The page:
Lady Macbeth's Downfall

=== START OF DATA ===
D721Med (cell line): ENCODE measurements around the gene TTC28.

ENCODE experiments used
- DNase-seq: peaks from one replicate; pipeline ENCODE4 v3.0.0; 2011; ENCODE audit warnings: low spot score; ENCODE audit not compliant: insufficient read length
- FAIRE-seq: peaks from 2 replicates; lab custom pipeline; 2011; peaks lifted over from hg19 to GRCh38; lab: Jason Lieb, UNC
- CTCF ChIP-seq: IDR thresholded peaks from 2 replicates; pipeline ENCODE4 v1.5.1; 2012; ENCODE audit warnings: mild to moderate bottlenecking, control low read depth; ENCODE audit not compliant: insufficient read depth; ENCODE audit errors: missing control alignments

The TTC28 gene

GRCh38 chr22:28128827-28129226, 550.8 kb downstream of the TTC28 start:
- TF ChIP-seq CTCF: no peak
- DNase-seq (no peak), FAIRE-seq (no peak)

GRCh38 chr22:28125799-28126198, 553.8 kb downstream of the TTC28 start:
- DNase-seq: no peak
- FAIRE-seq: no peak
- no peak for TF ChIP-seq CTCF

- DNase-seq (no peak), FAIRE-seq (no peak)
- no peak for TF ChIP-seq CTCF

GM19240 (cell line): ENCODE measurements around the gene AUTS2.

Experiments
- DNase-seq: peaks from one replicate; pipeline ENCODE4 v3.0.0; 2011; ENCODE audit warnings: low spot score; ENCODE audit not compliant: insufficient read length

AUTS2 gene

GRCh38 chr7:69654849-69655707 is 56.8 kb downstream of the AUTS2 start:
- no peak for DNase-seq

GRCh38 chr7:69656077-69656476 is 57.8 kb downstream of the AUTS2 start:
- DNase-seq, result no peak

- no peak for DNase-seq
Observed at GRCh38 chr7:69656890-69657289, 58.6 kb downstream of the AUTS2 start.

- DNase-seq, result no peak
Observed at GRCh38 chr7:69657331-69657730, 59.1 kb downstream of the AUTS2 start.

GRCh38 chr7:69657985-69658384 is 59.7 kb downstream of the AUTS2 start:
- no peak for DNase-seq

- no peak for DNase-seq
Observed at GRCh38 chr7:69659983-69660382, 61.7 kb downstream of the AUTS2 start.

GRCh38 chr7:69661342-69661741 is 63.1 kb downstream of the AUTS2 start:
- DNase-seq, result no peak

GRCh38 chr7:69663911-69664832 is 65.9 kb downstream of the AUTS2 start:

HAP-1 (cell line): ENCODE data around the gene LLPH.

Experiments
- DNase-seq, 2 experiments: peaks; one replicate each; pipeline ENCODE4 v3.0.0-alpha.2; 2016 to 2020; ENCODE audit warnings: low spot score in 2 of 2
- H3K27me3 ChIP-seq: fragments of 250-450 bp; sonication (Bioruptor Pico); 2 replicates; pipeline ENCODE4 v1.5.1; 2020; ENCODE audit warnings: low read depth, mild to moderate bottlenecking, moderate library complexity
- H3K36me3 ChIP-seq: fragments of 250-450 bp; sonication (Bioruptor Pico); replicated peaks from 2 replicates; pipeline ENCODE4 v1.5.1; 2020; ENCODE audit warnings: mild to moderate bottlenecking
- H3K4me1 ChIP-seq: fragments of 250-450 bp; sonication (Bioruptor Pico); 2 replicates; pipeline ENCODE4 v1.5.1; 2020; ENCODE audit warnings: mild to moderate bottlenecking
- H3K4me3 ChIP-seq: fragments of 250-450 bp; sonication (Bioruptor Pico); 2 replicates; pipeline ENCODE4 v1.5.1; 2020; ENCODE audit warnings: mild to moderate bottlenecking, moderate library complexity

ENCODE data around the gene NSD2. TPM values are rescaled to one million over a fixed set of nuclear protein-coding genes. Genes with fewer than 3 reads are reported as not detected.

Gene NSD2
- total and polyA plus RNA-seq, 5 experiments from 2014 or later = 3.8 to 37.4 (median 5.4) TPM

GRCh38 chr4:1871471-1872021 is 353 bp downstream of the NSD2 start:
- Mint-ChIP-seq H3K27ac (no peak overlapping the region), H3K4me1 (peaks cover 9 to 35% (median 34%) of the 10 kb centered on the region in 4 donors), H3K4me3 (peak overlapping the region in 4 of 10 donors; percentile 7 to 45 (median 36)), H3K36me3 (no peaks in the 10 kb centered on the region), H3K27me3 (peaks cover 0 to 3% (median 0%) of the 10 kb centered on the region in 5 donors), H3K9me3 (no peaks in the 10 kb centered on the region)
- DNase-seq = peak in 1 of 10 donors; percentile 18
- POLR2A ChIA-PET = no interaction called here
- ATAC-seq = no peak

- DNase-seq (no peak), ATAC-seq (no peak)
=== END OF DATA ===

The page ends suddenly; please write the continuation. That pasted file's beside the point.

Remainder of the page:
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Lady Macbeth is responsible for her own downfall due to her involvement with supernatural forces, her ambition and her guilty conscience. Lady Macbeth claims that she can "look like the innocent flower/But be the serpent under 't" (1,5,64-65). She imagines that she has the capability to be remorseless and determined enough to do anything. Yet, she calls upon supernatural forces to use to her advantage. She does not ask for the help of the ‘dark side' but demands it as though she could undermine the power of unearthly evil forces. She demands: "Come, you spirits/that tend on mortal thoughts! Unsex me here…stop up the access and passage to remorse…you murdering ministers…come, thick night, / And pall thee in the dunnest smoke of hell…nor the heaven peep through the blanket of the dark, / To cry, ‘Hold, hold!'"(1,5,39-53). She's asking the supernatural forces to make her insensitive so that she feels no remorse and not hesitate in her plans to kill Duncan. Lady Macbeth is embracing the darkness and welcoming it, implying that she holds no evil in her soul. This ‘agreement' with the ‘dark side' makes way for the reason as to why she begins carrying a lit candle wherever she walks. She does this as if she is now afraid of the forces she once called upon in her quest for more power. Lady Macbeth's great ambition is evident when she receives the letter from Macbeth with the news that he was prophesied as the King of Scotland. She immediately thinks that she and Macbeth will have to kill Duncan as she says "thou…shalt be / What thou art promised" (1,5,14-15). She also decides that Macbeth is too good natured to kill the king, saying "it is too full o' the milk of human kindness" (1,5,16). After Lady Macbeth plots the murder of Duncan she learns that he will be making an appearance at the Macbeth house. She seems quite pleased with this new information as she says, "He brings great news. The raven himself is hoarse / That croaks the fatal entrance of Duncan" (1,5,37-38)....
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